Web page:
Cold War was as deadly as any period

Published 8:03 am Friday, July 28, 2017

The Cold War period that immediately followed World War II is remembered as a struggle between superpowers, a time of division between East and West, and the deadly consequences of a number of wars, both hot and cold, or by proxy.

By the end of the period, when the Soviet Union fell in 1991, lessons were hopefully learned.

One, said Mower County Historical Society Director John Haymond, was that communism was a total failure. Haymond delivered his thoughts on the Cold War during a talk at the Mower County Senior Center on Thursday.

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But more importantly, he said, was how deadly the era was.

The 50 million lives lost during World War II, he said, were nearly matched during the Cold War era (1945-1991) in all the conflicts in which at least one superpower was involved.

“The human cost of the Cold War … was astronomical,” he said.

As lines were drawn, both literally and ideologically, there is a perception of an “us (U. S.) versus the Soviet Union,” said Haymond. But that is a narrow view, he said.

John Haymond, executive director of the Mower County Historical Society, gives a speech Thursday afternoon on the Cold War at the Mower County Senior Center.
Eric Johnson/

Any number of “hot wars” took place during the period, Korea and Vietnam among them, as well as “proxy” wars in which the U.S. and Soviet Union were heavily involved with military presence, weapons or with financial aid. Among those, but not limited to, were countries such as Laos and Cambodia, Angola and Greece, and Cuba and El Salvador.

The U.S., he said, fell into a philosophy of support for less than admirable leaders who, it was felt, were “at least better than a Communist.” As a result, the U.S. often positioned itself, at least covertly, to stand alongside politically corrupt leaders of regimes or revolutions.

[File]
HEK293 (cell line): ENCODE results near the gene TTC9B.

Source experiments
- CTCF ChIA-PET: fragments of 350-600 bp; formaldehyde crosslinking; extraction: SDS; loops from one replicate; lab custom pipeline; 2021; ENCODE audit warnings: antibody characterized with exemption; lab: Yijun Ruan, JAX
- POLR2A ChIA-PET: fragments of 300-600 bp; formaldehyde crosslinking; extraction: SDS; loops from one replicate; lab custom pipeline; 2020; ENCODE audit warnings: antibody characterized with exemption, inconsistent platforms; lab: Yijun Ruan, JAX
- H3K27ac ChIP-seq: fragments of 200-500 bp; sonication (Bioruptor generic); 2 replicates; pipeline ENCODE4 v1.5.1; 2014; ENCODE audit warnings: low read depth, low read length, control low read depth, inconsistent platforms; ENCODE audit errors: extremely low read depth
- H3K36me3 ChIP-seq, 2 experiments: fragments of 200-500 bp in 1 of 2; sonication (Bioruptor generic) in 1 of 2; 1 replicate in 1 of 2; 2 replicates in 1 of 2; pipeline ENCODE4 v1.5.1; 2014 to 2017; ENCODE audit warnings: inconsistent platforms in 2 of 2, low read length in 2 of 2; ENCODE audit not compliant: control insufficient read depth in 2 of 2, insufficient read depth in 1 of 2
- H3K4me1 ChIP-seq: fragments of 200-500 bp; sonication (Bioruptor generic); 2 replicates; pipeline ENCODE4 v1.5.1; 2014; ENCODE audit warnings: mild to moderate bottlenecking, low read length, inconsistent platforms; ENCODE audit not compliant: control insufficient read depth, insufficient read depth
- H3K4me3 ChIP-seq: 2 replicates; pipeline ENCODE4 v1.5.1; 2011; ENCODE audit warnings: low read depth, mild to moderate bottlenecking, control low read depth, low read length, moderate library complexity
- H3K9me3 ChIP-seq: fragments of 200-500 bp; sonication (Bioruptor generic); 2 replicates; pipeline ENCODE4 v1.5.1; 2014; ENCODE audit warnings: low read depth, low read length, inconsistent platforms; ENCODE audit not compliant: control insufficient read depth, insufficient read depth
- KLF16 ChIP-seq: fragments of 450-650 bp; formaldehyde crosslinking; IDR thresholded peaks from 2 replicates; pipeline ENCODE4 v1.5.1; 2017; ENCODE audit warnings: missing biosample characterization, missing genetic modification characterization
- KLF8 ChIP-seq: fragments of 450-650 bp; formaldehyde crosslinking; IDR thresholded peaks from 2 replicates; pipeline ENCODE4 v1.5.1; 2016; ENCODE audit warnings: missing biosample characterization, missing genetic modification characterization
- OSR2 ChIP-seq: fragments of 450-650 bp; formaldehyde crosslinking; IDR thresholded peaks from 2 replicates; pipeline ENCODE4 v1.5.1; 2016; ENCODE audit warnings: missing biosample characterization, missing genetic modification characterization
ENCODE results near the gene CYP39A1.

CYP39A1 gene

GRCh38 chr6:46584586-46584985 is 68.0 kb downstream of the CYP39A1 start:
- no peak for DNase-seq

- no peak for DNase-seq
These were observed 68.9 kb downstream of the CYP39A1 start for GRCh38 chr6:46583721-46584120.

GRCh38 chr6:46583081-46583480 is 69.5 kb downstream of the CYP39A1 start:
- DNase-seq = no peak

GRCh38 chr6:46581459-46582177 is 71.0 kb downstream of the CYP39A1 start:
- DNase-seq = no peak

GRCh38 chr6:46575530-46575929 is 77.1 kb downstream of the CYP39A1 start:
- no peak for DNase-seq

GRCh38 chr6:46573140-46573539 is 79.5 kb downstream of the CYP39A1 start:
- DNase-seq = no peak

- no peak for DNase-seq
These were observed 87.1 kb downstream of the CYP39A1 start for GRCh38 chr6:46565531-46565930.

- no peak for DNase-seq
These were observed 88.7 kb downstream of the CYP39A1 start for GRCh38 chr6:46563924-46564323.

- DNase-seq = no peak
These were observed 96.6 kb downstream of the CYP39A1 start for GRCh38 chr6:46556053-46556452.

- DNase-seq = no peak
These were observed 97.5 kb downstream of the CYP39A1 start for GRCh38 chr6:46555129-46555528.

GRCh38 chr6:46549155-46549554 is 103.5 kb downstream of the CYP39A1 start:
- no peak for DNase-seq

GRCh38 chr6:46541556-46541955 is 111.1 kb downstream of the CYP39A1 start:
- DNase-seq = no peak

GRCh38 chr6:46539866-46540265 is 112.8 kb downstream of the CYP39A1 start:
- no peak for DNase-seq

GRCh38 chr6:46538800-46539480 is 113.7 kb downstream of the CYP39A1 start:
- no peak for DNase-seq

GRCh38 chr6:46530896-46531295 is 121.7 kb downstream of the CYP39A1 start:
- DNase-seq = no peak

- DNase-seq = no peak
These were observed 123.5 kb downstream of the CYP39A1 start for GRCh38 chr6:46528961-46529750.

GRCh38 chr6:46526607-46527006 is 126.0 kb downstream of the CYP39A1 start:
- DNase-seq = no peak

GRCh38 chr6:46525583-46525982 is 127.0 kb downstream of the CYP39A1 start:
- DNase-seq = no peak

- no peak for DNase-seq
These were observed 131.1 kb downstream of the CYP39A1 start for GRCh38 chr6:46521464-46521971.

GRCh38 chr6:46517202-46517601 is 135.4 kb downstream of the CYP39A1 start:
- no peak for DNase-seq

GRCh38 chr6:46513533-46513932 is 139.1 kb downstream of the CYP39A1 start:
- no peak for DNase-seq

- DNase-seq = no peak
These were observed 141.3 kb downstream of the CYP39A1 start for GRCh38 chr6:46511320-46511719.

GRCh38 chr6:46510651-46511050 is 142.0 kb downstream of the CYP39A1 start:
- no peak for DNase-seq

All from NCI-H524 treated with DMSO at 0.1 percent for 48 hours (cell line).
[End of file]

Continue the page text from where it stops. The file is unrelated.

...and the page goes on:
“Just because someone was not a Communist (we found) doesn’t make him a good guy,” said Haymond. “Hopefully, the U.S. has learned from that time. You don’t get in bed with the Devil, because you will never be able to get out.”

Haymond outlined the founding — and eventual destruction — of the Berlin Wall, perhaps the most visible signature of the Cold War. He described the Berlin Airlift of 1948-1949 — a success that stunned the world.

“It was a remarkable feat to keep Berlin alive,” he said, though over 100 in the multinational forces delivering the food died in the drops of food and clothing.

The indomitable spirit of both West and East Germans was demonstrated time and again, which seemed to get stronger as the wall took on breadth, from its original barbed wire presence to the masonry wall that eventually replaced it. Unlike the U.S. wall being debated today, that would “keep people out, this was inclusionary … to keep people in,” he said, noting that its mere presence raised questions about the attraction of Communism. If it was so wonderful, “why was everyone trying to leave it (East Germany)?” he said.

Perhaps more damaging to the German psyche was the constant fear of what would come from the Eastern bloc.

“That was year in and year out,” he said. “They always thought that Germany would be the battleground between the U.S. and Soviet Union.”

When the wall finally fell, in 1989, it was not due to any military action, but to social change within Germany itself.

“It did not end with some cataclysmic confrontation that everyone feared; it came with a great big sigh of relief,” Haymond said.

Ultimately, he said, it was a war fought at incredible cost — especially to citizens, who always make up the largest number of victims in wartime.

“The Cold War was a misnomer, if you were to evaluate all the lives lost,” Haymond said.